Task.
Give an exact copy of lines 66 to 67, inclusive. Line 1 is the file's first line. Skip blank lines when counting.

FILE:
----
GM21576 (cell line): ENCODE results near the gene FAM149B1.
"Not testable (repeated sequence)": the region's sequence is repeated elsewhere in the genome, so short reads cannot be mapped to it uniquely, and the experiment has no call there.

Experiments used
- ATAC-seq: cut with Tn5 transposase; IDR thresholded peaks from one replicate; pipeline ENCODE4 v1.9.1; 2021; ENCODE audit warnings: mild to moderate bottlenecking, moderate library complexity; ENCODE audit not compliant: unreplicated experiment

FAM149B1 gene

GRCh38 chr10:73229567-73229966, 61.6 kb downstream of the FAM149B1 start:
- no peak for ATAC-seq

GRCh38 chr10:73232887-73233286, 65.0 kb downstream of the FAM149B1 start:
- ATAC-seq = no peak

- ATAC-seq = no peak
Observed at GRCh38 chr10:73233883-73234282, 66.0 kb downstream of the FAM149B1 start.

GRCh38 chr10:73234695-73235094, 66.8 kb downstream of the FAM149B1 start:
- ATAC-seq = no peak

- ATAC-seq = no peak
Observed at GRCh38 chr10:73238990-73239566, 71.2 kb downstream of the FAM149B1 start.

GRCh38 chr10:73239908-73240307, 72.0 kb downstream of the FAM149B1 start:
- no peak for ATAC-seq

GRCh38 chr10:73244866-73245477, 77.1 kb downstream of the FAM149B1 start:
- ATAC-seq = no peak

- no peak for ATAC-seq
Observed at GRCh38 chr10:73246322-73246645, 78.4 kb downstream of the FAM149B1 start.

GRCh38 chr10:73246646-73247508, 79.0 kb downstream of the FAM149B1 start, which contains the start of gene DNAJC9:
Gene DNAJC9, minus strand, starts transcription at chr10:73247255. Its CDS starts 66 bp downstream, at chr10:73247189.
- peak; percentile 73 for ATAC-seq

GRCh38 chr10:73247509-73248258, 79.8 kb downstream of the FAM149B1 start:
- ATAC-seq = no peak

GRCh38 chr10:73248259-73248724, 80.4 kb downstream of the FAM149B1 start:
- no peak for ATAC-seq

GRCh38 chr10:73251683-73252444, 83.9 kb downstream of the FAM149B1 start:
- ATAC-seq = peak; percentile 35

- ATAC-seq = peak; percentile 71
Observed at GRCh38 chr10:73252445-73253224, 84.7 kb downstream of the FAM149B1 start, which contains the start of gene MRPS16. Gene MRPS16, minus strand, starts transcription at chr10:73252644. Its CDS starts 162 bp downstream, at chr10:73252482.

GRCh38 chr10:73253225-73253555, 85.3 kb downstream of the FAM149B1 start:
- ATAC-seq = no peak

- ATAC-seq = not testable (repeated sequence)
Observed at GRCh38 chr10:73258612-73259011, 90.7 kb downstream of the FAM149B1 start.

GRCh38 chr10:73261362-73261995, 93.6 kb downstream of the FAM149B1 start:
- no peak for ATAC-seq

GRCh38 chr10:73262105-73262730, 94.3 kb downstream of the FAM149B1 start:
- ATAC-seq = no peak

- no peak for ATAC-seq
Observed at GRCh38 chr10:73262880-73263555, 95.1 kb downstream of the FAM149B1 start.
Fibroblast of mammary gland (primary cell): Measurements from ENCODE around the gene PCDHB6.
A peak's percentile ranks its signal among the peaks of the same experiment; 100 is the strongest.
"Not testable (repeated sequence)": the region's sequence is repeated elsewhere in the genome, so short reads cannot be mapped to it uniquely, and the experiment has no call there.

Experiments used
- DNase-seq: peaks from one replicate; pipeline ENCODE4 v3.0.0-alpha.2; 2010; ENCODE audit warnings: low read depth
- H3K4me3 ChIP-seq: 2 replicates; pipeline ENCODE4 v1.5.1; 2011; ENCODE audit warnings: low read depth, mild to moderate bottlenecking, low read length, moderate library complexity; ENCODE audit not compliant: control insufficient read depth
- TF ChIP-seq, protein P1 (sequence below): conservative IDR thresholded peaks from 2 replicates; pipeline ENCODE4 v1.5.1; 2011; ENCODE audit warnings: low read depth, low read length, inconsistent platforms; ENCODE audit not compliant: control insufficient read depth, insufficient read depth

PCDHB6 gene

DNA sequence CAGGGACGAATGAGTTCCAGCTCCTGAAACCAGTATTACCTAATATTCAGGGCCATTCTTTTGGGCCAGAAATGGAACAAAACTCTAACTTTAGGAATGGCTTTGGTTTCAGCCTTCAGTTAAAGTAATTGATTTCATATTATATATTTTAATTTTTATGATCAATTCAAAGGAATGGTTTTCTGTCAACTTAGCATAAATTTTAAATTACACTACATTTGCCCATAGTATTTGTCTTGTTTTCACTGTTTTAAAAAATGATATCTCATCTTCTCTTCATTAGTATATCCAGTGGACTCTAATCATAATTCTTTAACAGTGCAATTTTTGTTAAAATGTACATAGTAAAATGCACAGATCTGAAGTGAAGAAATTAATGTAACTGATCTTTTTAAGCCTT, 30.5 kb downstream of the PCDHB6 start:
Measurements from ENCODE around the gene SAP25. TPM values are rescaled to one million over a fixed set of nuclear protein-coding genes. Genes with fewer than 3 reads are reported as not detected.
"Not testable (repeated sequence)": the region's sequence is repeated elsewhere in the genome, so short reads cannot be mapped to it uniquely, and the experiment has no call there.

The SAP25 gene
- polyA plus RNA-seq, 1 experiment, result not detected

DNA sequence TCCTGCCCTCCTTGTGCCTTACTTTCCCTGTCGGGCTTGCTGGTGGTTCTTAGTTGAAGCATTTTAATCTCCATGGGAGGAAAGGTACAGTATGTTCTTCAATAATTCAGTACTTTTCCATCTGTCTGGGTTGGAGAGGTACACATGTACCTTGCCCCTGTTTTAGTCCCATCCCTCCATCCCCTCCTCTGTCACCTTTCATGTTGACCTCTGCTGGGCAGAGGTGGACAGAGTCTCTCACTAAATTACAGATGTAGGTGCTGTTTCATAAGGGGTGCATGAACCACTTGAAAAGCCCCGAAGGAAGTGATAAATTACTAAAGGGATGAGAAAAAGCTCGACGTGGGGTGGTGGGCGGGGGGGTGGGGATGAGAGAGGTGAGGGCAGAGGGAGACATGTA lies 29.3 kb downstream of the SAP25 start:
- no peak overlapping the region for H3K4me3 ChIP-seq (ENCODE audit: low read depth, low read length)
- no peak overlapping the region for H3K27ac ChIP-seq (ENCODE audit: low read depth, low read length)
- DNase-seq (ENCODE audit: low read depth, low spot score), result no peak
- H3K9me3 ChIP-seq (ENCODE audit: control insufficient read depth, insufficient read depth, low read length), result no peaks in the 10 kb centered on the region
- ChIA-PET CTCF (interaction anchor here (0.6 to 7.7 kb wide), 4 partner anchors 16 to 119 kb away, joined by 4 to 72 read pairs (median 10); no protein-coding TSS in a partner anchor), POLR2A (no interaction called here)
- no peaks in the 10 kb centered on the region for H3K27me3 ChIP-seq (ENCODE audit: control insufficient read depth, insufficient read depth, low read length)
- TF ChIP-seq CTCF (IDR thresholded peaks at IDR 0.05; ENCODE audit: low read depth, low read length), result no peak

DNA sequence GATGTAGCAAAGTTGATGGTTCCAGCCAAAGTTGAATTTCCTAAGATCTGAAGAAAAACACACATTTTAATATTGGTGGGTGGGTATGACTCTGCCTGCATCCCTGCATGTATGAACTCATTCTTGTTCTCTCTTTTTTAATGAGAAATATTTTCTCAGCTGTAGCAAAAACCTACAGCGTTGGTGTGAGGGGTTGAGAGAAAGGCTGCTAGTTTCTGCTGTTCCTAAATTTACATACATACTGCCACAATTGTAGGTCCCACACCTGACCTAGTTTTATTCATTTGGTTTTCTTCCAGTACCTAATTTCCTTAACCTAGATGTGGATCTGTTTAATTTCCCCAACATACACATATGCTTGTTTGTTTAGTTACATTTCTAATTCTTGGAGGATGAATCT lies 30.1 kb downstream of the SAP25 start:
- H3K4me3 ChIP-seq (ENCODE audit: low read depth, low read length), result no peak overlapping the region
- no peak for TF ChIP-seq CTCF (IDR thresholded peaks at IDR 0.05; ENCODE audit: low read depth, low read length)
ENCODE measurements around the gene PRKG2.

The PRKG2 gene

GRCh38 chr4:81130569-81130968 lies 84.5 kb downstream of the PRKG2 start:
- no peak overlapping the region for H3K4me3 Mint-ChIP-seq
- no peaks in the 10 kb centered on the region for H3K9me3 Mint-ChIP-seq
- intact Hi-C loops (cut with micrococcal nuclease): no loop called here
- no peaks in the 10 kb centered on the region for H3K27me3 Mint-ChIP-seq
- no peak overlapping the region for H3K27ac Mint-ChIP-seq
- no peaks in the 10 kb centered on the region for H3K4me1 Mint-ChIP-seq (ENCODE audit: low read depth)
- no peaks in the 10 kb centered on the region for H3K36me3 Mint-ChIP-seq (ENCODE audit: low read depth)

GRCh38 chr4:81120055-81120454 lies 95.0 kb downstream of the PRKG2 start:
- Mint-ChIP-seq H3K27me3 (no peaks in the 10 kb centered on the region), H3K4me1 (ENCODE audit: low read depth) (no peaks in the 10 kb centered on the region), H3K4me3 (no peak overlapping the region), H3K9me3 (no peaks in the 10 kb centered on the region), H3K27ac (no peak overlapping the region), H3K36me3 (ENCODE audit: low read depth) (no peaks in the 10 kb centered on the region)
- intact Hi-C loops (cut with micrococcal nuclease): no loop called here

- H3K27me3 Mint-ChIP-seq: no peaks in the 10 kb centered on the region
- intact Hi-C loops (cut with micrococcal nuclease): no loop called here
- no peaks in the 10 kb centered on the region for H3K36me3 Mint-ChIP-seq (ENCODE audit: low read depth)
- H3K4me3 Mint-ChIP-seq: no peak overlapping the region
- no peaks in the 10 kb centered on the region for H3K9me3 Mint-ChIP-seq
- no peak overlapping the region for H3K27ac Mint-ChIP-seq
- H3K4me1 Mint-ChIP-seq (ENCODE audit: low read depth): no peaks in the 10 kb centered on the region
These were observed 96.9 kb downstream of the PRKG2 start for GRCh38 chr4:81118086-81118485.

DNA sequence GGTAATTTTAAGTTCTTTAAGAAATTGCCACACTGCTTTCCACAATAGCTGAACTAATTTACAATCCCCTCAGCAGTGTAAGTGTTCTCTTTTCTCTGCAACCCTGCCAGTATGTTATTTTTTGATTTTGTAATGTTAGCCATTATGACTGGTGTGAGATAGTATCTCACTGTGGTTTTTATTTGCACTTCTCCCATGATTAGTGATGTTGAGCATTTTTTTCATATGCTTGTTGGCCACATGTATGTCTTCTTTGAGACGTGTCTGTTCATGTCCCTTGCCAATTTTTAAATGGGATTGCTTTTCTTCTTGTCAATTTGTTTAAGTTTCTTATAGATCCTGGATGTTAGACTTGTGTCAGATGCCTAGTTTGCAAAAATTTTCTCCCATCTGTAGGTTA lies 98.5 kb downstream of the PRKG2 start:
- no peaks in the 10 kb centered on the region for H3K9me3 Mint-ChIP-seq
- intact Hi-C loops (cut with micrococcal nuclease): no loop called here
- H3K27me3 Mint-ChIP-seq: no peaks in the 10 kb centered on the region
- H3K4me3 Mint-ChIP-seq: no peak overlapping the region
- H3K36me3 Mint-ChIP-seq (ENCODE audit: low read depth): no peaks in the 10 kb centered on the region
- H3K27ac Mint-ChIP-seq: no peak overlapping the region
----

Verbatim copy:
- no peak for TF ChIP-seq CTCF (IDR thresholded peaks at IDR 0.05; ENCODE audit: low read depth, low read length)
ENCODE measurements around the gene PRKG2.